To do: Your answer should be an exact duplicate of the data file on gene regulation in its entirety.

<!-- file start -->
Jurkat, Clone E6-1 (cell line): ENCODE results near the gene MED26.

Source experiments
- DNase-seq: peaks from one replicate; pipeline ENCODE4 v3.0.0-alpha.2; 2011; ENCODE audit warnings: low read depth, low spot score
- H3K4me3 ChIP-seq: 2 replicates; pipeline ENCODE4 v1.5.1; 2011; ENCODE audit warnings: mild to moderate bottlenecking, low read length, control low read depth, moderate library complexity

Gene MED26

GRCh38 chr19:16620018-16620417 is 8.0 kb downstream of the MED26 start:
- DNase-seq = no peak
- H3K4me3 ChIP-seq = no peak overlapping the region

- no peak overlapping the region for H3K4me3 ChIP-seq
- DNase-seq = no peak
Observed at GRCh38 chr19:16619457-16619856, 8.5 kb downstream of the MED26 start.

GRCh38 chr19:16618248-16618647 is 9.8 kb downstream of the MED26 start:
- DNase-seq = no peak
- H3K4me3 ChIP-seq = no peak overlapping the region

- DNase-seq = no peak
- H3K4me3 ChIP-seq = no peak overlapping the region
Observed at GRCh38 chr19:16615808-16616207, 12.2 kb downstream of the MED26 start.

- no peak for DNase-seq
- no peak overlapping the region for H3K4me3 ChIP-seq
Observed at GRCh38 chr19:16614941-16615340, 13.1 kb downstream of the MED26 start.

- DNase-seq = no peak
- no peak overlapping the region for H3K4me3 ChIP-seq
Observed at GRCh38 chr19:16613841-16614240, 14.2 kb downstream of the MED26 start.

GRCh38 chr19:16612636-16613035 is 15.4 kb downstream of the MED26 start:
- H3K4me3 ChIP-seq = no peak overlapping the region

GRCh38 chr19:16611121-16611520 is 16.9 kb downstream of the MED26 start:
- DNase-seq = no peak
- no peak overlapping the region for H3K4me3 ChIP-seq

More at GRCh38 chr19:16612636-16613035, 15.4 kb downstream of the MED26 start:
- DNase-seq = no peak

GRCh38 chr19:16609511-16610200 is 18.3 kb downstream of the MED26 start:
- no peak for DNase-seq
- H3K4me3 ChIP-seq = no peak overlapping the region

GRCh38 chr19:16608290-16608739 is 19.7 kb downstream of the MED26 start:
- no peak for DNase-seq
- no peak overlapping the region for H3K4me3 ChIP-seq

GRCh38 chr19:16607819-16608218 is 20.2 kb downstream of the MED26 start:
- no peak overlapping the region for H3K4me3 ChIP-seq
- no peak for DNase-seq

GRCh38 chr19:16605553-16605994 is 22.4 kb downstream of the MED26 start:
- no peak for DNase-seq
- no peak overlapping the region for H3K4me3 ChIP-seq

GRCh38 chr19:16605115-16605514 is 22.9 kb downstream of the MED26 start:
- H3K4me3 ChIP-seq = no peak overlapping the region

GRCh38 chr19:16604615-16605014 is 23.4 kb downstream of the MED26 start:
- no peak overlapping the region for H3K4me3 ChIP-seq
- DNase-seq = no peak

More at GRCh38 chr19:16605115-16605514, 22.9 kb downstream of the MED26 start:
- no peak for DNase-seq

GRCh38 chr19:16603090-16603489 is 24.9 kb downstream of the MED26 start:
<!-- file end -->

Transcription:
Jurkat, Clone E6-1 (cell line): ENCODE results near the gene MED26.

Source experiments
- DNase-seq: peaks from one replicate; pipeline ENCODE4 v3.0.0-alpha.2; 2011; ENCODE audit warnings: low read depth, low spot score
- H3K4me3 ChIP-seq: 2 replicates; pipeline ENCODE4 v1.5.1; 2011; ENCODE audit warnings: mild to moderate bottlenecking, low read length, control low read depth, moderate library complexity

Gene MED26

GRCh38 chr19:16620018-16620417 is 8.0 kb downstream of the MED26 start:
- DNase-seq = no peak
- H3K4me3 ChIP-seq = no peak overlapping the region

- no peak overlapping the region for H3K4me3 ChIP-seq
- DNase-seq = no peak
Observed at GRCh38 chr19:16619457-16619856, 8.5 kb downstream of the MED26 start.

GRCh38 chr19:16618248-16618647 is 9.8 kb downstream of the MED26 start:
- DNase-seq = no peak
- H3K4me3 ChIP-seq = no peak overlapping the region

- DNase-seq = no peak
- H3K4me3 ChIP-seq = no peak overlapping the region
Observed at GRCh38 chr19:16615808-16616207, 12.2 kb downstream of the MED26 start.

- no peak for DNase-seq
- no peak overlapping the region for H3K4me3 ChIP-seq
Observed at GRCh38 chr19:16614941-16615340, 13.1 kb downstream of the MED26 start.

- DNase-seq = no peak
- no peak overlapping the region for H3K4me3 ChIP-seq
Observed at GRCh38 chr19:16613841-16614240, 14.2 kb downstream of the MED26 start.

GRCh38 chr19:16612636-16613035 is 15.4 kb downstream of the MED26 start:
- H3K4me3 ChIP-seq = no peak overlapping the region

GRCh38 chr19:16611121-16611520 is 16.9 kb downstream of the MED26 start:
- DNase-seq = no peak
- no peak overlapping the region for H3K4me3 ChIP-seq

More at GRCh38 chr19:16612636-16613035, 15.4 kb downstream of the MED26 start:
- DNase-seq = no peak

GRCh38 chr19:16609511-16610200 is 18.3 kb downstream of the MED26 start:
- no peak for DNase-seq
- H3K4me3 ChIP-seq = no peak overlapping the region

GRCh38 chr19:16608290-16608739 is 19.7 kb downstream of the MED26 start:
- no peak for DNase-seq
- no peak overlapping the region for H3K4me3 ChIP-seq

GRCh38 chr19:16607819-16608218 is 20.2 kb downstream of the MED26 start:
- no peak overlapping the region for H3K4me3 ChIP-seq
- no peak for DNase-seq

GRCh38 chr19:16605553-16605994 is 22.4 kb downstream of the MED26 start:
- no peak for DNase-seq
- no peak overlapping the region for H3K4me3 ChIP-seq

GRCh38 chr19:16605115-16605514 is 22.9 kb downstream of the MED26 start:
- H3K4me3 ChIP-seq = no peak overlapping the region

GRCh38 chr19:16604615-16605014 is 23.4 kb downstream of the MED26 start:
- no peak overlapping the region for H3K4me3 ChIP-seq
- DNase-seq = no peak

More at GRCh38 chr19:16605115-16605514, 22.9 kb downstream of the MED26 start:
- no peak for DNase-seq

GRCh38 chr19:16603090-16603489 is 24.9 kb downstream of the MED26 start: